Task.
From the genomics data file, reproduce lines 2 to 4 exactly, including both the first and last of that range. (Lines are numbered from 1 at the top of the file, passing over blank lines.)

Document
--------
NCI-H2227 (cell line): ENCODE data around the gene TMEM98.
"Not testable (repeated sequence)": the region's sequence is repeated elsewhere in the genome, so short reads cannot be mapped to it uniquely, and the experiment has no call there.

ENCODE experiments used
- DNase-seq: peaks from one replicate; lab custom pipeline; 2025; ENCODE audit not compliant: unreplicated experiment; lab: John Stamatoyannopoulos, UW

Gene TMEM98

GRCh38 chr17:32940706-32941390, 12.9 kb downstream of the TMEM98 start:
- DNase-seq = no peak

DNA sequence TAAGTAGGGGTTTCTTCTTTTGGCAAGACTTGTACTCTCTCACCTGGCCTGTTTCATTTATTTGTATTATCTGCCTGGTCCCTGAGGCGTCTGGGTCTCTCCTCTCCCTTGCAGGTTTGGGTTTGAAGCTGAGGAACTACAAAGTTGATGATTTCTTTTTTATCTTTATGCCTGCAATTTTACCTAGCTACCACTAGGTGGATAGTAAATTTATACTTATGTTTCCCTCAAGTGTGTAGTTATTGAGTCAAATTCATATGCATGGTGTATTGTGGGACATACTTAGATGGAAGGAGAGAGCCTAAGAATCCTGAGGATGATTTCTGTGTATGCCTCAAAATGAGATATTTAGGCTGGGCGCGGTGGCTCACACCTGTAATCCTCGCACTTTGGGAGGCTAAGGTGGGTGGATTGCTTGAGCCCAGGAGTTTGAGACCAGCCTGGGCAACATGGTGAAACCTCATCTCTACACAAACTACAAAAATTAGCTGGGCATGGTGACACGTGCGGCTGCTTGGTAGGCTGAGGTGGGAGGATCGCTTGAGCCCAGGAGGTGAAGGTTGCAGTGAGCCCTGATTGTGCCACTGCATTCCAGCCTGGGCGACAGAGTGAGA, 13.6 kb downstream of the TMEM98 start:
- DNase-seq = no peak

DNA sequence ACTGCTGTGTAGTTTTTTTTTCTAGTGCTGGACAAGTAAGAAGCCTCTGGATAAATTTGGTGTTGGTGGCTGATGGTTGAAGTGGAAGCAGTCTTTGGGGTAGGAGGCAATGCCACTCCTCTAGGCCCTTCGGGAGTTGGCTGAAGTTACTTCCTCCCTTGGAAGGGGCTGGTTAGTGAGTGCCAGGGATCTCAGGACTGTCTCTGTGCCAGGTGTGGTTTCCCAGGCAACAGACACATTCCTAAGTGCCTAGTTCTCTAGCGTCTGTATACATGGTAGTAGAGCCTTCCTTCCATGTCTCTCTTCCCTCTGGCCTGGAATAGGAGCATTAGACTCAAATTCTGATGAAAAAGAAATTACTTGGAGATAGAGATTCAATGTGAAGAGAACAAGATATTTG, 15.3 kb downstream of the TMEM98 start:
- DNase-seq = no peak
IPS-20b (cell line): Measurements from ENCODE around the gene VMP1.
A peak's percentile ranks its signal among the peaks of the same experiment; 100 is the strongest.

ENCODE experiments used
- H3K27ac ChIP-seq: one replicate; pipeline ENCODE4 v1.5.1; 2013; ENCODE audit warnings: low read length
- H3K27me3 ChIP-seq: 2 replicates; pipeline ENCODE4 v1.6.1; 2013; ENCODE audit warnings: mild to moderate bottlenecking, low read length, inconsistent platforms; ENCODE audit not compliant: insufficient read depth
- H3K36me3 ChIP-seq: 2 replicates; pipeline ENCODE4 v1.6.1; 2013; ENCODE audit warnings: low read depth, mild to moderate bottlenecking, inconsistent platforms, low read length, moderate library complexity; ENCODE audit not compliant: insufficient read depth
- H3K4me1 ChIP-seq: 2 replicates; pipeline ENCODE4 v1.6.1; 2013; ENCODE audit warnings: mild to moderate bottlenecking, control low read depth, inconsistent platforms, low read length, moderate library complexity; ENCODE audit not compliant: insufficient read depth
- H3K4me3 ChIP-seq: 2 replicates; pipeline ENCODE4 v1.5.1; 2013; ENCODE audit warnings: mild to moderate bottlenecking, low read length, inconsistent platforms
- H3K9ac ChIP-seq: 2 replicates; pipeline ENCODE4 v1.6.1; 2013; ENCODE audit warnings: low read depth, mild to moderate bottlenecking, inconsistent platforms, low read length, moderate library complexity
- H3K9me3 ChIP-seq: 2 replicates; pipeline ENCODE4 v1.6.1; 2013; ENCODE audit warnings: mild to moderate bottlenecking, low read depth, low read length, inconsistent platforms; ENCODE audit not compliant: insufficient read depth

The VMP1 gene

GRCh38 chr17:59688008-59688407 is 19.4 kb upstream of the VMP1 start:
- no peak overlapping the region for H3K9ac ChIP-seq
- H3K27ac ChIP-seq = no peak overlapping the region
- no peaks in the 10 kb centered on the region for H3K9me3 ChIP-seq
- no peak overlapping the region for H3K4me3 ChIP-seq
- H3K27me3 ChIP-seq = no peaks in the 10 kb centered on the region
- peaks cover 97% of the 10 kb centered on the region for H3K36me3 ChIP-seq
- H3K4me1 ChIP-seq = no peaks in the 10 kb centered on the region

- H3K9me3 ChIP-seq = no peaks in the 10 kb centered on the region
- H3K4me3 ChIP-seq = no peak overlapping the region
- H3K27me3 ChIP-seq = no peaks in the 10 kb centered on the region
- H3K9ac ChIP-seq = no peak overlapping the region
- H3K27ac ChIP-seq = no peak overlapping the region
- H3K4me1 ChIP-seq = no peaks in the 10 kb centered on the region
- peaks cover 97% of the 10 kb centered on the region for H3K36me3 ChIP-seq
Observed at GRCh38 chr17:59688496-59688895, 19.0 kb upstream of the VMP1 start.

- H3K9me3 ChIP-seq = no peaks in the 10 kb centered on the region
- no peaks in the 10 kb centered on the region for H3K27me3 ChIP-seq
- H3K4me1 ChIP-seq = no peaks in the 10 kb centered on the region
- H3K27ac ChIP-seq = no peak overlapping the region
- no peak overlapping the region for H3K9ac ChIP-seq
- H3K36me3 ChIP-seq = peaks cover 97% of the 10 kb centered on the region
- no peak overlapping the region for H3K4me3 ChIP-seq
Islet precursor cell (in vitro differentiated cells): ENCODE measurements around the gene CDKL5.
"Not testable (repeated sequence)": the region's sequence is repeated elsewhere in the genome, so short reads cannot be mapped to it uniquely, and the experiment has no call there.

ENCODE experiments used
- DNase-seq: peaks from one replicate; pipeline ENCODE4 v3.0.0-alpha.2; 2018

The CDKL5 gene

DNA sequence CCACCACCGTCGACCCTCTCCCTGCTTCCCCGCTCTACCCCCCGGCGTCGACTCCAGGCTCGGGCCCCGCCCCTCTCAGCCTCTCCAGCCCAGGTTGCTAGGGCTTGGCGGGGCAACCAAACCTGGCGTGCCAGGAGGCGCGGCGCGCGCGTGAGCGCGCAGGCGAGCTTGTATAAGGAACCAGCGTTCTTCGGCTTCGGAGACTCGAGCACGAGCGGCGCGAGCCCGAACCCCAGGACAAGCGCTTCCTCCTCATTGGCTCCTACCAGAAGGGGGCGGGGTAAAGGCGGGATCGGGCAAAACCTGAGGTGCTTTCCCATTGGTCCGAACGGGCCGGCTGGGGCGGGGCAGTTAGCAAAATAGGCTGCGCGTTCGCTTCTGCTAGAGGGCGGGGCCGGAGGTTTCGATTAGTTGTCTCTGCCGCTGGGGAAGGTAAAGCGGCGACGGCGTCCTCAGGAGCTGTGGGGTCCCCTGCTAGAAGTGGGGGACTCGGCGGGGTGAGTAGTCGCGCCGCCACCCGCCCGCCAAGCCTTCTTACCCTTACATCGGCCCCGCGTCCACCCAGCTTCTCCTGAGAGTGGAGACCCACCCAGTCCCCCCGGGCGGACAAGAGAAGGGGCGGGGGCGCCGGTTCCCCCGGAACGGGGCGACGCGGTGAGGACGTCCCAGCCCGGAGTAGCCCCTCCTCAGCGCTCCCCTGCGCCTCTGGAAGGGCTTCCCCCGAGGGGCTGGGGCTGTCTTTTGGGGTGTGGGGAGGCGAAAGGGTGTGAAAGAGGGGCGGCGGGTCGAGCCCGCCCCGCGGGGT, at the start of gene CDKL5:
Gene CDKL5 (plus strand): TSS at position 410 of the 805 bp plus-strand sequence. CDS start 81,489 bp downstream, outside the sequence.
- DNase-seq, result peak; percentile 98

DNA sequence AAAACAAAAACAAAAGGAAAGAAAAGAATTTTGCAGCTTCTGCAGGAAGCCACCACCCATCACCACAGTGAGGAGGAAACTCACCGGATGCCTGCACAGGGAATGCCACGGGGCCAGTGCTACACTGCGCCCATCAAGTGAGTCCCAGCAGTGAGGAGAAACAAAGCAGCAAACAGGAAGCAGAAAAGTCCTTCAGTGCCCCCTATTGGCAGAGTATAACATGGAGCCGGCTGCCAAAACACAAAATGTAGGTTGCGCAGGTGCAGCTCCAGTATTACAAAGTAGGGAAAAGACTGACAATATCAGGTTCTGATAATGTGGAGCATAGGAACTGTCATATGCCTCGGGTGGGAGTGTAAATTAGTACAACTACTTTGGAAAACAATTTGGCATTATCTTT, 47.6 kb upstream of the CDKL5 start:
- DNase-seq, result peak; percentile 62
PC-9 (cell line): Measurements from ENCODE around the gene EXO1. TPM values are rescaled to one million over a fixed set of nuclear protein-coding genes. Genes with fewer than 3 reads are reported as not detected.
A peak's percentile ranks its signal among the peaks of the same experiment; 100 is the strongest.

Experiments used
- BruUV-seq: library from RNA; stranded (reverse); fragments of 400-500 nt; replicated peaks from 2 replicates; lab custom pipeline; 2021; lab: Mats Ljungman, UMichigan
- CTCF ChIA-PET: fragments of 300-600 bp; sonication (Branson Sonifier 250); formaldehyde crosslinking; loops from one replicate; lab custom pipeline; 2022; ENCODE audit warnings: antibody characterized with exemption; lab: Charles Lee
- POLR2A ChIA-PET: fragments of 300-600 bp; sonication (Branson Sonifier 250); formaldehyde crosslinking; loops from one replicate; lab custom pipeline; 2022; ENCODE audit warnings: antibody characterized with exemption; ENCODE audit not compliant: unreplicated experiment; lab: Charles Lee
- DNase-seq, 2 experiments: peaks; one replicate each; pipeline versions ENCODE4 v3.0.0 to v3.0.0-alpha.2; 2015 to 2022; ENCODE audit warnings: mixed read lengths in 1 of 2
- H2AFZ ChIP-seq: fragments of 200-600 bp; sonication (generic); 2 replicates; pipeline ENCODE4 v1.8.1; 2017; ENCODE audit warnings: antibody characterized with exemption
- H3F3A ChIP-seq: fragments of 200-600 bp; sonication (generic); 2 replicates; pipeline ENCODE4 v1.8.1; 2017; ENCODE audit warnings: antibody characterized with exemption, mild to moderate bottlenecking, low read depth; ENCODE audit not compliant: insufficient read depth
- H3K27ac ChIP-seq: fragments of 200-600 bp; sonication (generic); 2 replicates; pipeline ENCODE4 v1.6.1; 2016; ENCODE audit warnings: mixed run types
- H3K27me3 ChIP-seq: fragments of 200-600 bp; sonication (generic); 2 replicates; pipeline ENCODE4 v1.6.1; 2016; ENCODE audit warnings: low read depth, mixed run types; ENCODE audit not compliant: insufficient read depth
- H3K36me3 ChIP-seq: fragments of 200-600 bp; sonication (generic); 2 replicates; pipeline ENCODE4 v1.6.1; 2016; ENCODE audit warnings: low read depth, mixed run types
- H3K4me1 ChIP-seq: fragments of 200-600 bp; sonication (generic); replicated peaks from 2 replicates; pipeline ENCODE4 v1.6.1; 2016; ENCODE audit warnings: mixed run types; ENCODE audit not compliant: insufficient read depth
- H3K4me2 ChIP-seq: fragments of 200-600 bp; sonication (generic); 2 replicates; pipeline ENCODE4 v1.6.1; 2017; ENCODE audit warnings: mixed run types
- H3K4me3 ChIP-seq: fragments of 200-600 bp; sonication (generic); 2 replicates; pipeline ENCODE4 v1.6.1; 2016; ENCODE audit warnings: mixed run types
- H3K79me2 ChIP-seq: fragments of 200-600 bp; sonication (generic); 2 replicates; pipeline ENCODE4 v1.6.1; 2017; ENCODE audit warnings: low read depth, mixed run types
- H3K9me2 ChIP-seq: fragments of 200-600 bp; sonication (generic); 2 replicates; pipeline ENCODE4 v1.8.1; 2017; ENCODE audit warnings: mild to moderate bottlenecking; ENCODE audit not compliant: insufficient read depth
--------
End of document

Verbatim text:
"Not testable (repeated sequence)": the region's sequence is repeated elsewhere in the genome, so short reads cannot be mapped to it uniquely, and the experiment has no call there.

ENCODE experiments used
- DNase-seq: peaks from one replicate; lab custom pipeline; 2025; ENCODE audit not compliant: unreplicated experiment; lab: John Stamatoyannopoulos, UW